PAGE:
SANTA FE, N.M. (KRQE) – Should high schoolers be required to wake before dawn to get to their earliest classes? Should they just be expected to go to bed earlier to get a full night of sleep? Or should schools start later?

These are the questions lawmakers are considering with a proposed memorial. House Memorial 56, sponsored by Joy Garratt (D-Abq.), would direct the Legislative Education Study Committee to look into the pros and cons of adjusting start times in New Mexico high schools. Monday, the House Education Committee debated the idea.

“Increasingly, there’s a recognition of the impact, the adverse impact, on the mental and physical health of our adolescent population because of early start times,” Garratt explained to the House Education Committee. And Garratt says there’s a range of potential benefits to starting school later. “There’s better mental and physical health, improved academic outcomes, including higher test scores,” and other thing, she added.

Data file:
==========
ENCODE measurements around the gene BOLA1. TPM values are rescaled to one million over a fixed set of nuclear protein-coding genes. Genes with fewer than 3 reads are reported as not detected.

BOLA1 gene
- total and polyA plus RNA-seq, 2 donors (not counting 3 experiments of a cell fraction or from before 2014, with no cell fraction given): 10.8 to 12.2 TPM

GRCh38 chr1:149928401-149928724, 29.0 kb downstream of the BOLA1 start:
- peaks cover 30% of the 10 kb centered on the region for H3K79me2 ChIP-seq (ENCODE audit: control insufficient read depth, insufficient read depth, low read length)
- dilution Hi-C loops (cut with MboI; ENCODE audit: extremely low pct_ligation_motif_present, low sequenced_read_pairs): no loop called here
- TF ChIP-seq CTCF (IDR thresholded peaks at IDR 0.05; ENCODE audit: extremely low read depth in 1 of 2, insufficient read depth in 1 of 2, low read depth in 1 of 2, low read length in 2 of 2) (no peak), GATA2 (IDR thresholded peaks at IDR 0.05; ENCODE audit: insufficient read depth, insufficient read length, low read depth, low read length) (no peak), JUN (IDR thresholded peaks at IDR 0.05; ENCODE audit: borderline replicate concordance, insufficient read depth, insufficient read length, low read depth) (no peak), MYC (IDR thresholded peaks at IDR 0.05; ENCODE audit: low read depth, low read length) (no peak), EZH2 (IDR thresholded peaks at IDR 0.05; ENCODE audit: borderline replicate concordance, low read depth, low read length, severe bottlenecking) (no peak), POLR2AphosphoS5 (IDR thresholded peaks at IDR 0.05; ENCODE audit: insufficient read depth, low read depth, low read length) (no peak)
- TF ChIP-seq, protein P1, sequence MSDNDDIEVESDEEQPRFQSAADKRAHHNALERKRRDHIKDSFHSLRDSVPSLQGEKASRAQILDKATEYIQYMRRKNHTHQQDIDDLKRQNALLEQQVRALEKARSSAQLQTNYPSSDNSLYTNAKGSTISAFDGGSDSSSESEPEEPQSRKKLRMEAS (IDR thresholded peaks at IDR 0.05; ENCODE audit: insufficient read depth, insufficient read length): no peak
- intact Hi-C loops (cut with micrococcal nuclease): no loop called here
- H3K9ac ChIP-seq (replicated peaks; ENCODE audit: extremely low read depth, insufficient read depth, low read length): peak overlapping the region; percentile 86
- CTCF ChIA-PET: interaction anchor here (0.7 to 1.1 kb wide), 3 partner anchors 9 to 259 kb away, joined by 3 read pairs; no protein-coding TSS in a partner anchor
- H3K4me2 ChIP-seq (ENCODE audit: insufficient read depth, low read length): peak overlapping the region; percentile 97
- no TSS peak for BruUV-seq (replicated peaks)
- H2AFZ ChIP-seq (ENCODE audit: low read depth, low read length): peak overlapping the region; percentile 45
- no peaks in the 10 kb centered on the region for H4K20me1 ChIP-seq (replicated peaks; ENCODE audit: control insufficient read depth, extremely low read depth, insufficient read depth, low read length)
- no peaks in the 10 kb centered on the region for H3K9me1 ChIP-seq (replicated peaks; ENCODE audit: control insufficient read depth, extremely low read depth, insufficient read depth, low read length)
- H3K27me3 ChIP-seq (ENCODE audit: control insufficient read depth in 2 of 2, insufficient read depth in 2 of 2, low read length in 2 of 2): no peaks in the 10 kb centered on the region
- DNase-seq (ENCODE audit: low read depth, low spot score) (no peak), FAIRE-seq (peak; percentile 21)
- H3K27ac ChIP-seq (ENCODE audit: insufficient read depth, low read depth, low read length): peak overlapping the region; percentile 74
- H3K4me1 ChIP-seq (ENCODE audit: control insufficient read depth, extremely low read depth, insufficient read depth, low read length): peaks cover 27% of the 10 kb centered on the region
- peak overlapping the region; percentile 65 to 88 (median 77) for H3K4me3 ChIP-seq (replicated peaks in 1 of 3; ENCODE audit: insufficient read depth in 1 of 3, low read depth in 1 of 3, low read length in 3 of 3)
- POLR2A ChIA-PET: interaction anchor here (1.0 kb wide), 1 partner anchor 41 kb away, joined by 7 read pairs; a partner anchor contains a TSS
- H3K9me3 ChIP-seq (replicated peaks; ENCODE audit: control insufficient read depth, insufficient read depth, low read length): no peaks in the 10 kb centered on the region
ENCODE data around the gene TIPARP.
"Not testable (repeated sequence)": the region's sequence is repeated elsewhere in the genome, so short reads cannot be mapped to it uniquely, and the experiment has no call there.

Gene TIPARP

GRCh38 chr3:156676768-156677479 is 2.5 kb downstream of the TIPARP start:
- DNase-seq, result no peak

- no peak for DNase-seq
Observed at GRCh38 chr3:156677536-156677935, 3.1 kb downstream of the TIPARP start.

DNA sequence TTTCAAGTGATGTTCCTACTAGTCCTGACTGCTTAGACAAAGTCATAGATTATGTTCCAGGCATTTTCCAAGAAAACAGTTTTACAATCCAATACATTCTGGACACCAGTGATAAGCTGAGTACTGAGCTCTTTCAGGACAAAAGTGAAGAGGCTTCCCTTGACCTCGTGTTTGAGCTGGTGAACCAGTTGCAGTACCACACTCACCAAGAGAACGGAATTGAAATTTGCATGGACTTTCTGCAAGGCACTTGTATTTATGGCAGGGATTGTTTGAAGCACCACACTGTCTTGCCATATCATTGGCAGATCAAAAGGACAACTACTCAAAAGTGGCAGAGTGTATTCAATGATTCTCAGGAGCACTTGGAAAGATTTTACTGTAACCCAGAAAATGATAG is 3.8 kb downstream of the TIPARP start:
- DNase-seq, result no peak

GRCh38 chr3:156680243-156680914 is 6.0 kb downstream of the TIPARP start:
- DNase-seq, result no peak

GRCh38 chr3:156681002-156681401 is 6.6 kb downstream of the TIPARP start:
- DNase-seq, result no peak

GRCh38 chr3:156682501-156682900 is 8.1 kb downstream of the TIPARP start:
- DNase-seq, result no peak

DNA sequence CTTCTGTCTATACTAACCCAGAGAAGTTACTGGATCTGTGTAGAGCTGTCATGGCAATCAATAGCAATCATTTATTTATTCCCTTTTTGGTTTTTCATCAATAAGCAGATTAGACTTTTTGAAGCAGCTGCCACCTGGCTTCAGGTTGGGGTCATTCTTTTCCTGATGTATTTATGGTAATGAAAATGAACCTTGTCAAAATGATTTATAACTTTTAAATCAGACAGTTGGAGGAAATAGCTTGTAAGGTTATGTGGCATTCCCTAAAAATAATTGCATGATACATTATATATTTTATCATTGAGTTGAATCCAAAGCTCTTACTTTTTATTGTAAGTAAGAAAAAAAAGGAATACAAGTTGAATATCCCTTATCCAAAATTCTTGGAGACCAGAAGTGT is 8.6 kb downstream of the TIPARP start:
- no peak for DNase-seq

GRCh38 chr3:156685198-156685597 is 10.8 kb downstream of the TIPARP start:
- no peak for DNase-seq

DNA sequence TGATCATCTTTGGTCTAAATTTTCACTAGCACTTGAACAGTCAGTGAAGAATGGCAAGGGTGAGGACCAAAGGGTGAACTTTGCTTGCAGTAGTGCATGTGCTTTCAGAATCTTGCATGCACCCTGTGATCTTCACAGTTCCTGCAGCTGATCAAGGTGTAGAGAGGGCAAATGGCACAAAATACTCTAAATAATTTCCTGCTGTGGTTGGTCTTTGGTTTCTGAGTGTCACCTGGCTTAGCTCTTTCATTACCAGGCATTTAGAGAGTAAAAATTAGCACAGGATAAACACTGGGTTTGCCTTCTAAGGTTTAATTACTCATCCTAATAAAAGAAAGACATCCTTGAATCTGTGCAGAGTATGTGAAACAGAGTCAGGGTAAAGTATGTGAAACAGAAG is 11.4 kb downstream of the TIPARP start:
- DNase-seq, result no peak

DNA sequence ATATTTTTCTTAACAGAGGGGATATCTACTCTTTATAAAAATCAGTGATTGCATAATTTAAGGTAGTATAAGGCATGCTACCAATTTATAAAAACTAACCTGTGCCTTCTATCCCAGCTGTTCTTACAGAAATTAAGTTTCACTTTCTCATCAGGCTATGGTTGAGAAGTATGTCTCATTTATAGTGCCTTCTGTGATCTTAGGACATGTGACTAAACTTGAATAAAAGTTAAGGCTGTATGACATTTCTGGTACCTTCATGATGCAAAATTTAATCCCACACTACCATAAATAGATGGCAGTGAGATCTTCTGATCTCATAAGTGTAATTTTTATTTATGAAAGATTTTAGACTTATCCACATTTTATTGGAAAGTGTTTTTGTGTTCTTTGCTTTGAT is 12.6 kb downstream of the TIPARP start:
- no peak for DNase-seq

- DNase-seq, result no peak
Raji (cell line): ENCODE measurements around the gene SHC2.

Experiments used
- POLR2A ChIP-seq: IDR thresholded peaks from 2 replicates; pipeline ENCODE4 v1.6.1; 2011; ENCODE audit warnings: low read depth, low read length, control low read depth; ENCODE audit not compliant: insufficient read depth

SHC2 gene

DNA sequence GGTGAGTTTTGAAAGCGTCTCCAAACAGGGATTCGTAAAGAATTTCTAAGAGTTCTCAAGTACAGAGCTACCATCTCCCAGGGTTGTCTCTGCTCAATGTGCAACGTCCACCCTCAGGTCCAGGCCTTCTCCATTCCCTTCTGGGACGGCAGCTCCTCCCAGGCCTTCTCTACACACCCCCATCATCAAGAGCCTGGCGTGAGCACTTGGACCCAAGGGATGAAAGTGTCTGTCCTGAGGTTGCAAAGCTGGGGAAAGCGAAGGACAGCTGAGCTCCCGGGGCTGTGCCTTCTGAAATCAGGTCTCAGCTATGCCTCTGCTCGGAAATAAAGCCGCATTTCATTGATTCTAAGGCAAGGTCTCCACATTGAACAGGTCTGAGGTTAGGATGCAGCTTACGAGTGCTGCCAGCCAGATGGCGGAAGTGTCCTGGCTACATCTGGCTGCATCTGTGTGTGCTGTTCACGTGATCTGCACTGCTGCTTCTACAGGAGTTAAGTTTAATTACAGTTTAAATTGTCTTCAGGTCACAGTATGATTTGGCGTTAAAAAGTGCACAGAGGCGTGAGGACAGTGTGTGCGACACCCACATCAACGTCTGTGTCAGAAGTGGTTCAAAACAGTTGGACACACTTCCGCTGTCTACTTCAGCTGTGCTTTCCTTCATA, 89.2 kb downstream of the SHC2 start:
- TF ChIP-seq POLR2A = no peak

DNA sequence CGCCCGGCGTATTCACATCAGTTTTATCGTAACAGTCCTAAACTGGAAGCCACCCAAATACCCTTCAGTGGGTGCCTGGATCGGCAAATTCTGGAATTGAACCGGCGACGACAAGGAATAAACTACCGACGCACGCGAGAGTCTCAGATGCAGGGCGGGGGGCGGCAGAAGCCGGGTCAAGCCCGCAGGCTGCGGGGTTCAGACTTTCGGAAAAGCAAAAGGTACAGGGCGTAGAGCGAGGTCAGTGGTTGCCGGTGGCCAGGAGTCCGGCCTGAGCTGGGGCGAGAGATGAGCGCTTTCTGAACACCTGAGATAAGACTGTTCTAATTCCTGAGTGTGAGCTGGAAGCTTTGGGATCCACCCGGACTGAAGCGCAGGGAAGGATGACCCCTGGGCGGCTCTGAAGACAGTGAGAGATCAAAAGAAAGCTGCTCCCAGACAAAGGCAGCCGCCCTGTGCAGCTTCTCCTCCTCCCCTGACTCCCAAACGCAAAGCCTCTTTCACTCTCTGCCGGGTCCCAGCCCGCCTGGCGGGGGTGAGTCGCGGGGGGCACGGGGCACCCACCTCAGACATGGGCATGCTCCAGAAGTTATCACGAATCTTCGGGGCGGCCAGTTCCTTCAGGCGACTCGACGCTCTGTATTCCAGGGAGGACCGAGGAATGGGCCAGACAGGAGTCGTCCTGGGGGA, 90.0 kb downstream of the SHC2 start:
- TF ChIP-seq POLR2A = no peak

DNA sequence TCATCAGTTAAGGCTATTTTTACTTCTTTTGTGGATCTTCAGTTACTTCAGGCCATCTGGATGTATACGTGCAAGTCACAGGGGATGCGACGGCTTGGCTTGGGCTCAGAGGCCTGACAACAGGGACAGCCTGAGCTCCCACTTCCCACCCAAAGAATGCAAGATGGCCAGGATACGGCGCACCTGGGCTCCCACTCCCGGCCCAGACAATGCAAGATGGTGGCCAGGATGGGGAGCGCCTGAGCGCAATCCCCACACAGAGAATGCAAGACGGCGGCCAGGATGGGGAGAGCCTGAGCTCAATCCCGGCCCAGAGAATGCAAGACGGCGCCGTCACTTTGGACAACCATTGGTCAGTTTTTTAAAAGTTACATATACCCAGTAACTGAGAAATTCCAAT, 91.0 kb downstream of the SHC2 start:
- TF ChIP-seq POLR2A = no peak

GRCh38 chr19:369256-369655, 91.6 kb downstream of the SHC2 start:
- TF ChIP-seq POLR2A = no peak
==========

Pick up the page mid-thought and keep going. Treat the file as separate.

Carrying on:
Vivian, a high school freshman from Albuquerque, told the committee why the issue needs to be studied: “Improving educational outcomes is important for everyone in the government,” Vivian said. “I learned one of the biggest elements for me doing well in school is something that I have no control over, but you as the government do . . . the one element that I have no control over is what time school starts.”

Supporters of the memorial pointed to research that shows just how important sleep is for academic performance and health. The U.S. Centers for Disease Control and Prevention recommends that teenagers get eight to 10 hours of sleep per day.

A member of the public, a parent, pointed out that in order to get to “zero hour” classes, their teenager has to wake up at 5:30 a.m. “Anybody who has a teenager knows that teenagers are not naturally supposed to be waking up at 5:30 in the morning,” they added.

Rep. Tanya Mirabal Moya (R-Valencia) said studying start times is a good idea but that maybe there shouldn’t be just one time all schools are required to start at. But not all the legislators had sympathy for early-waking kids.

“Maybe some of these younger people need to realize that you don’t stay on the freaking phone texting your buddies at 12:30 in the morning,” Candy Spence Ezzell (R-Roswell) said. “Parents, take control of your kids. That’s what it boils down to.”

Despite some criticism, the committee voted to move the memorial forward Monday, February 27. Because it’s a “simple memorial,” it does not need approval from the Senate or the Governor. It only needs to pass the House in order to kick off a study of school start times.